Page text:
When John came in the wilderness preaching, it was like Moses who led them through the wilderness.
He was like Elijah who wore camel skin and a leather belt.
He was of a priestly line.
Somehow related to David’s line.
Could he be the Messiah?
The Anointed One?
Having a lot of people going out to this guy in the wilderness created a stir among the religious leaders.
So they sent a delegation to find out who this guy thought he was.
That is what brings us to the passage for today.
John 1:19-28.
What we have here is a first hand account of what happened with John when these priests and Levites came to him.
This is the first of a four day account given by John the disciple of Jesus and author of this gospel, who was at this time one of the disciples of John; that means he was following John the Baptizer as a student.
This was John’s testimony to those priests and Levites.
The word for testimony is the same word we saw repeated back in John 1:6-8; the word from which we get our word martyr.
It means to witness, or testify.
To witness or testify is the whole reason God sent John.
“He himself was not the light; he came only as a witness to the light.”
And that is what he did.
What is interesting is in verse 20.
It is literally, “He confessed and did not deny, but confessed.”
The word confessed is there twice, emphasizing that he did exactly what he was supposed to do.
The word deny is what Peter did when he was confronted whether he knew Christ on the night of Jesus’ betrayal and trials.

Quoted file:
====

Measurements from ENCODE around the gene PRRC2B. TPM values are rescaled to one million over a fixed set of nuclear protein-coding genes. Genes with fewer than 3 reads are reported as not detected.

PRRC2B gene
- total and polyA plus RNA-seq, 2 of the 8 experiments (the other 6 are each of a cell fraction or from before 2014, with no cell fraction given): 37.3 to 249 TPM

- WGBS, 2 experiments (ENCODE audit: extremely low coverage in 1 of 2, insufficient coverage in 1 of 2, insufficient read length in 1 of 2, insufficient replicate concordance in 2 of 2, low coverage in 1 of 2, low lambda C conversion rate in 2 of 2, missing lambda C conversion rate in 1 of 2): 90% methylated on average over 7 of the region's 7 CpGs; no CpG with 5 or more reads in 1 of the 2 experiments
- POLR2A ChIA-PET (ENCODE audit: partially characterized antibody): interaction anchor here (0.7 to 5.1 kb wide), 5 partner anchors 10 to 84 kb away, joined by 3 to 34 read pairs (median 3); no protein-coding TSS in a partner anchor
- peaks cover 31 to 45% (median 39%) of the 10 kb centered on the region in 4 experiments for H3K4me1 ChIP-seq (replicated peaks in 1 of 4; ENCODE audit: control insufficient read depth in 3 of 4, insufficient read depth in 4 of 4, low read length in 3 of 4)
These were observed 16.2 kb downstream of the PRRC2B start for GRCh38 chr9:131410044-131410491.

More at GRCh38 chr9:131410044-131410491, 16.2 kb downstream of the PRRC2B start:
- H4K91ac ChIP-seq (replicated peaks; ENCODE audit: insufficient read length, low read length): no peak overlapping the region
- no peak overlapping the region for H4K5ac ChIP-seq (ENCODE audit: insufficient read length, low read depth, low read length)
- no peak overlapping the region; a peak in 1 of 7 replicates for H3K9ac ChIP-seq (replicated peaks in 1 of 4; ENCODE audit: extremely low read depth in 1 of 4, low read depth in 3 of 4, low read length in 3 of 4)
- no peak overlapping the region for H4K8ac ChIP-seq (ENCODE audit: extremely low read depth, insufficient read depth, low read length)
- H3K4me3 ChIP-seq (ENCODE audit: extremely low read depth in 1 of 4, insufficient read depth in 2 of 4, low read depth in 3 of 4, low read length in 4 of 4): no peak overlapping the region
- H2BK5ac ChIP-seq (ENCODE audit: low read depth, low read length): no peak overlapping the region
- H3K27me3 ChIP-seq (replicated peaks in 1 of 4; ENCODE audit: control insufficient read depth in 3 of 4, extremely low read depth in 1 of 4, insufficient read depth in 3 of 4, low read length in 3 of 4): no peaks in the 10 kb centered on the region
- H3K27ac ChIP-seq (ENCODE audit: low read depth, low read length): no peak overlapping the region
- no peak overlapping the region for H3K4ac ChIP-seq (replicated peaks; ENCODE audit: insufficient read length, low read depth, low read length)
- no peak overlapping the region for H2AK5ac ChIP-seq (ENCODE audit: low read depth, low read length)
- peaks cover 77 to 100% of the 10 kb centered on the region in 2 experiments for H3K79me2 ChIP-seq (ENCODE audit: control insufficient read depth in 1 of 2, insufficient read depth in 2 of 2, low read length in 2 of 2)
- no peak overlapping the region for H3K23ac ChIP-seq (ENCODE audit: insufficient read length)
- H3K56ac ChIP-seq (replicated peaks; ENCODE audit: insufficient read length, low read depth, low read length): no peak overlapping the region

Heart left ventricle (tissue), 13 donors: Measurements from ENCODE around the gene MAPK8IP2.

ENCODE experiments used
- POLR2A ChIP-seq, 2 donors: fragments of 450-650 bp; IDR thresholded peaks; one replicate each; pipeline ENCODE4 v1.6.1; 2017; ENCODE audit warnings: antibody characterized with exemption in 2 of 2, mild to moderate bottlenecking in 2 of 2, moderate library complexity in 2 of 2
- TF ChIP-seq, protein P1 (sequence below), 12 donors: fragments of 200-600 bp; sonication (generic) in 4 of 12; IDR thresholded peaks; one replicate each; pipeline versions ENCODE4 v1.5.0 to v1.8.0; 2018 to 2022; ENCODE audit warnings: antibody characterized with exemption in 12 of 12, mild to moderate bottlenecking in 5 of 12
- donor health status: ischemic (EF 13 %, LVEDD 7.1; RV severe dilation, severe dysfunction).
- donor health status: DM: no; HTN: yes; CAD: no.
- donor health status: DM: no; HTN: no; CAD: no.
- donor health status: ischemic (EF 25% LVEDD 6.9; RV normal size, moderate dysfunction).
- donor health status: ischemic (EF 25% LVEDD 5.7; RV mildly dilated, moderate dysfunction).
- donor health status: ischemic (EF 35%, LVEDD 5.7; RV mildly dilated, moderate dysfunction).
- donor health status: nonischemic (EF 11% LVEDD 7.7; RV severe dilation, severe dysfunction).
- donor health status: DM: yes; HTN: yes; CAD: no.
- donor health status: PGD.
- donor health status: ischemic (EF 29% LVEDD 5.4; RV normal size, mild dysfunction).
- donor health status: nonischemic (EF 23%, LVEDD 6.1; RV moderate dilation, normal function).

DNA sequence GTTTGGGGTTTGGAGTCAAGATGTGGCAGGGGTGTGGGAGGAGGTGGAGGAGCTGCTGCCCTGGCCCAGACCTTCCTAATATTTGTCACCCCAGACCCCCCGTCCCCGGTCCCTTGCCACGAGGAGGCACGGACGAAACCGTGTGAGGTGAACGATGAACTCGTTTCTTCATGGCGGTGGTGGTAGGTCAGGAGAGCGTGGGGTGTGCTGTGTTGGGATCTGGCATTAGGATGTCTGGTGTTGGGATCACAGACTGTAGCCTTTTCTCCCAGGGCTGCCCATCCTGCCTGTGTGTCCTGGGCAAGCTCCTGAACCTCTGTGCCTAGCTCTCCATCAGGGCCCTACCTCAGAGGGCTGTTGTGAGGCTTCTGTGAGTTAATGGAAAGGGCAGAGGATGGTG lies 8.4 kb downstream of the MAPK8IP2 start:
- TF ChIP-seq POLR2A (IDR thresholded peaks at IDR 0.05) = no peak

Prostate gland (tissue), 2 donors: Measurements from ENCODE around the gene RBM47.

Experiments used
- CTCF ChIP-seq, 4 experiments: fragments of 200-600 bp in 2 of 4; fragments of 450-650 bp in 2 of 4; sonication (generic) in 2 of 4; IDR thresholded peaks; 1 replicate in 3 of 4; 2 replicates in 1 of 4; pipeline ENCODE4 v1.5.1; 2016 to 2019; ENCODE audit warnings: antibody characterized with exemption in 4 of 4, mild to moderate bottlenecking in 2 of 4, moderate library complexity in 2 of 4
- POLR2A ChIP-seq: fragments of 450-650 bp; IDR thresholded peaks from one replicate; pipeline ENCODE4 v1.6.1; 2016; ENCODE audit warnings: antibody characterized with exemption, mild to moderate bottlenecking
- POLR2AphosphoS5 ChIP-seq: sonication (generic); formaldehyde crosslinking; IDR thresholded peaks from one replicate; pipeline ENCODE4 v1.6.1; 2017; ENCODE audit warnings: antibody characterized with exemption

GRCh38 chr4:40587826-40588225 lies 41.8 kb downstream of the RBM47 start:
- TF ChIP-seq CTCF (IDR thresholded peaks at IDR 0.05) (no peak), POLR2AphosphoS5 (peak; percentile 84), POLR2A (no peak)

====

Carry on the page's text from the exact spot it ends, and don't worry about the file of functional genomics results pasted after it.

John is face to face with a group of priests and Levites.
These are the power brokers.
These are the religious and political leaders of the day.
They had power to shut him down.
And it wasn’t one; it was a group of them.
They were out specifically to see him.
Faced with this opposition, it would be understandable as a human to deny what was going on.
It would be understandable to give in to fear.
But that is not what John did.
He gave the good confession.
He did not deny Christ.
He did not fail his calling of God.
He confessed!
I am not the Messiah.
And, in his confession, he stayed true to his mission.
His mission from God was to witness to Christ, not to focus on himself.
So, he did.
He focused on Christ.
It does not come out in our English translation as much, but John emphasizes Christ in his reply.
In English, we need to include the subject.
In many languages, including New Testament Greek, the subject does not need to be included, and the first person pronoun when used, is usually for emphasis, because the verb indicates the first person.
If John would have used the normal response, ‘Am not the Messiah.’
He would have been emphasizing that he was not the MESSIAH (emphasis on Messiah).
But, instead, he used the pronoun, ‘I am not the Messiah’; emphasizing that HE was not the messiah, but he was near.
The priests and Levites get the message.
Sort of.
John is not the Messiah.
Somehow the excitement of the Messiah being near seems to have passed them by.
But they still do not know who John is.
So, YOU’RE not the messiah.